On my first vacation after I went to work for the Press, Emmy and I took a wild trip east. I’d bought a used ‘46 Chevy, and we drove off, not like Thelma and Louise, but more like two Brownie Scouts who had somehow obtained drivers’ licenses. I expected great things at the Museum of Modern Art and the Metropolitan in New York – and saw them – but was amazed by the wonderful collection at the National Gallery in Washington, everything from a Fra Angelico nativity to a bust of Lorenzo the Magnificent to Monet’s ladies with parasols on a sunlit beach. .

As a bride in Chicago, I took courses in interior design at the Art Institute. Going through the main museum to reach the basement classroom, I fell in love with the collection of Monets: seascapes, rows of poplars, fields of poppies. It was a heady experience, going to a great museum every week for two years.

I was hooked. I wanted see more museums. Like a heroin addict, the more I saw, the more I wanted. It did not matter that I could never own a fine painting. I spent an hour absorbing Monet’s waterlilies in the Orangery in Paris. In my memory I owned them forever.

Wherever we lived, I joined the museums and went to gallery talks and programs. In Detroit my children obediently looked at the Diego Rivera murals, as afterwards we ate chocolate almond ice cream in the courtyard. In Philadelphia I sat for hours in the Tyson Collection wondering how anyone could give away that Cezanne landscape with the view of Mont St. Victoire. When we returned to Chicago, I went back to the Art Institute on my lunch hour.

Looking at art became my hobby, just as others go to movies or play video games. In my travels I visited most of the great museums of the World. The Louvre held few surprises; I’d seen colored slides of most of the paintings in my History of Art class at TSCW. But Vienna – Ah! That’s a great museum with comfortable couches to sit in while admiring the paintings.

Now I am back in Texas. This week David comes for Thanksgiving. We will go to Fort Worth to see the Caravaggio exhibit at the Kimball, the fine museum of European art endowed by the man who loaned the paintings I saw at the library when I was in high school. I wonder if in storage is that big portrait I admired of a lady in a long white “empire” style dress by Sir Thomas Lawrence. It is never on display.

Saturday, November 19, 2011

Approaching Thanksgiving

Holidays are coming. My son David comes to celebrate Thanksgiving with me. I’m thrilled and grateful to him for leaving wife and children in California to spend the holiday with his aged mother.

My brother Don will meet David at DFW on Tuesday evening; then on Wednesday, Mary and Don will drive up to Oklahoma for Thanksgiving with her relatives.

My friend Sally invited David and me to have Thanksgiving dinner with her family. Every day, not just at Thanksgiving, I am thankful for this friend and for others who, in difficult times in my life, provided comfort.

Sally and I have been friends since high school. Hers is a true “only in America” story.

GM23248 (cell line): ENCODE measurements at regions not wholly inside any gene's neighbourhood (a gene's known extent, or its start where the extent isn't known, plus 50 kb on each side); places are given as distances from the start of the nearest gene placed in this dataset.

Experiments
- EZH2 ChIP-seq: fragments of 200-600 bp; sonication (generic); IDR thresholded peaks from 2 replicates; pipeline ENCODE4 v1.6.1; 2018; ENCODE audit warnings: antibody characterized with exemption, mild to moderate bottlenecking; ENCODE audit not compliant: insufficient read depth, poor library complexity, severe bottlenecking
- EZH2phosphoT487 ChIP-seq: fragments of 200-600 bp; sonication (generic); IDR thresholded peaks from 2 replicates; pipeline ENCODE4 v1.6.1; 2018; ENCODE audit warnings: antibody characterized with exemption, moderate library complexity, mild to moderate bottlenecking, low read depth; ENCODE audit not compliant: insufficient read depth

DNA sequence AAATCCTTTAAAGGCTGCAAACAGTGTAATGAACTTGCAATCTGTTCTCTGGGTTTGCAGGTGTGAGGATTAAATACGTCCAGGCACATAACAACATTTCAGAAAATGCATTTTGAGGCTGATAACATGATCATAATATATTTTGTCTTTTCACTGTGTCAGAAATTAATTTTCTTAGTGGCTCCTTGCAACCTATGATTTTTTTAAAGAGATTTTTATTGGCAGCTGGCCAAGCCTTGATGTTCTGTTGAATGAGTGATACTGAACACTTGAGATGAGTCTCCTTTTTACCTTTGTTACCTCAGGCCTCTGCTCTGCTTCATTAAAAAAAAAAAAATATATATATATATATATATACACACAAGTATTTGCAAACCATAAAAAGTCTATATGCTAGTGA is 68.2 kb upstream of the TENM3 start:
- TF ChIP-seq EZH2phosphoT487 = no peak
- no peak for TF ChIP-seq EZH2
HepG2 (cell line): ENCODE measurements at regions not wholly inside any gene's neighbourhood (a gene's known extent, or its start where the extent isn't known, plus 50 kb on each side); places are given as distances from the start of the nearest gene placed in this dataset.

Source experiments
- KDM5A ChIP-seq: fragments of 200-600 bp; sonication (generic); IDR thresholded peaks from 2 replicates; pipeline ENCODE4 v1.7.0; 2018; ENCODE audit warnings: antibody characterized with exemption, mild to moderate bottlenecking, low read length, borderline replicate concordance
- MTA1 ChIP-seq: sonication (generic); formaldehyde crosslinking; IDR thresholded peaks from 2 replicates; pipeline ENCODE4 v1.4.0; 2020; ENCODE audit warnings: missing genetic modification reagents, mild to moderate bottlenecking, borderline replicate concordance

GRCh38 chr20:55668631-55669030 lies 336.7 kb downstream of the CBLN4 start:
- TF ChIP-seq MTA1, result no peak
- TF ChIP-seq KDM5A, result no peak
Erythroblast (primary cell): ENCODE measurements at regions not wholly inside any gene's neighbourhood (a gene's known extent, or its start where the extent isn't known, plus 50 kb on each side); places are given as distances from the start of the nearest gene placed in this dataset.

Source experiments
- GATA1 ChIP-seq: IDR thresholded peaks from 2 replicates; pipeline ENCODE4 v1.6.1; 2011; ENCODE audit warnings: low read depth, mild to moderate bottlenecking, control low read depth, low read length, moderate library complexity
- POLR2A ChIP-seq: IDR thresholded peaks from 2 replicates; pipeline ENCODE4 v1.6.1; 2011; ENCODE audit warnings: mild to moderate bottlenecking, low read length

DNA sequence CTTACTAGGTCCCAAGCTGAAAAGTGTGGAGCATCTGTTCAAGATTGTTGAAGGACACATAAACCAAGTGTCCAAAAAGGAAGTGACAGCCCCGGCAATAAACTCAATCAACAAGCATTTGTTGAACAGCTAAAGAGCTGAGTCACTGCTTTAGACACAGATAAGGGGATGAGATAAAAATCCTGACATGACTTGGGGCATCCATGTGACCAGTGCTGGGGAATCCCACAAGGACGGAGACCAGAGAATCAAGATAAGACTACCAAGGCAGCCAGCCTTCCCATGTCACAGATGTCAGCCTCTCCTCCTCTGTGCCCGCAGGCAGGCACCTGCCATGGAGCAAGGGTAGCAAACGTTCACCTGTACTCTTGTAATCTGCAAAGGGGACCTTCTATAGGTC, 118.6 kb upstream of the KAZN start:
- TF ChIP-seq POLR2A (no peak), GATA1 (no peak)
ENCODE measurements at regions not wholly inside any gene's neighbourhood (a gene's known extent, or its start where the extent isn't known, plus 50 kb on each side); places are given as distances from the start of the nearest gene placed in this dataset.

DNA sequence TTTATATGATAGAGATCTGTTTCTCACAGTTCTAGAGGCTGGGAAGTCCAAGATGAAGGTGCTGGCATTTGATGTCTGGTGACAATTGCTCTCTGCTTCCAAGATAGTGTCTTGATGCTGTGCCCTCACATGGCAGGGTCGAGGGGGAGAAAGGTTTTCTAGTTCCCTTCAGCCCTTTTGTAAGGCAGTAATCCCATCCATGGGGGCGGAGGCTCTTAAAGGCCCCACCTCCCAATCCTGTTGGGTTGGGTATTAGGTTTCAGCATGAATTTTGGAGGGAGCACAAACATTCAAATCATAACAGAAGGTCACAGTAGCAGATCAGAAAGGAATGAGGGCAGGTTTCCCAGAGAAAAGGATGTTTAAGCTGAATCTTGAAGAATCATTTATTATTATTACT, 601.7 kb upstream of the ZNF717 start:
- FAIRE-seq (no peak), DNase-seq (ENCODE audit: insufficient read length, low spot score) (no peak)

Sally came from a Pennsylvania German family. Her grandfather was a doctor. Her mother studied Latin and archeology at Bryn Mawr, read Montaigne’s essays in the original French, and met Sally’s biological father, later a famous research scientist, when he was a medical student at the University of Pennsylvania. It was at their house that I first picked up from the coffee table and read The Atlantic and the New Yorker.

The family came to Texas during World War II, when Sally’s stepfather, Lt. Commander Charles Hastings, was in command of the Navy’s air station in Fort Worth. After the war Sally stayed in Texas to graduate from Paschal High School and to go to college with me at Texas State College for Women.

Sally dropped out of college to marry Hugh Pegues, whose family, like mine, has been in Texas “since the days of the Republic.” She was a Democrat; he was a Republican. She was high church Episcopalian; he was Church of Christ. They had five children and were still skinny dipping together when he died, just before their 60th wedding anniversary.

Their children and grandchildren are totally Texan. The great sorrow was losing their son Alan to a brain tumor when he was only 52. His two sons are now in college, one at Rice and the other at nearby North Texas University in Denton. I don’t know if they will be with us for dinner on Thursday.

Now 82-years-old and a widow, Sally raises prize beef cattle on the farm near Decatur. Daughters Amy and Cece live nearby and help with the farm, as does son Guy. The third daughter, Sara, is flying in from Maryland for Thanksgiving. It should be quite a party. Amy wants to cook the turkey with cornbread stuffing – the kind her Texan grandmother made.

On Wednesday, the day before Thanksgiving, David and I will go to the Kimball Museum in Fort Worth to meet Emma Hill, another friend since college, . We’ll have lunch, see the Caravaggio exhibit, and take time to sit and talk.

Speaking of art (Kimball and Caravaggio) I will detour from my travel blogs to write about art. Then I promise to get back on tour with my discovery of Tilman Riemenschneider (that's spelled correctly)in Wurzburg, Germany.

Sunday, November 13, 2011

What I Learned in Germany

My first trip abroad was with my son David. He was only 13, with no memories of World War II and no preconceived ideas of what to expect. I discovered a Germany that was not at all as I imagined it. Germany is a democracy, the leading economy in Europe, conquering through trade.

The cities, with modern buildings, look as if never bombed; Germans forget the war we fought against them. A woman, a small child during World War II, said to me, “My mother told me that when the American soldiers came, they would eat little children. Then they rolled into our village in their tanks and turned out to be these big Teddy Bears who gave me chocolate.”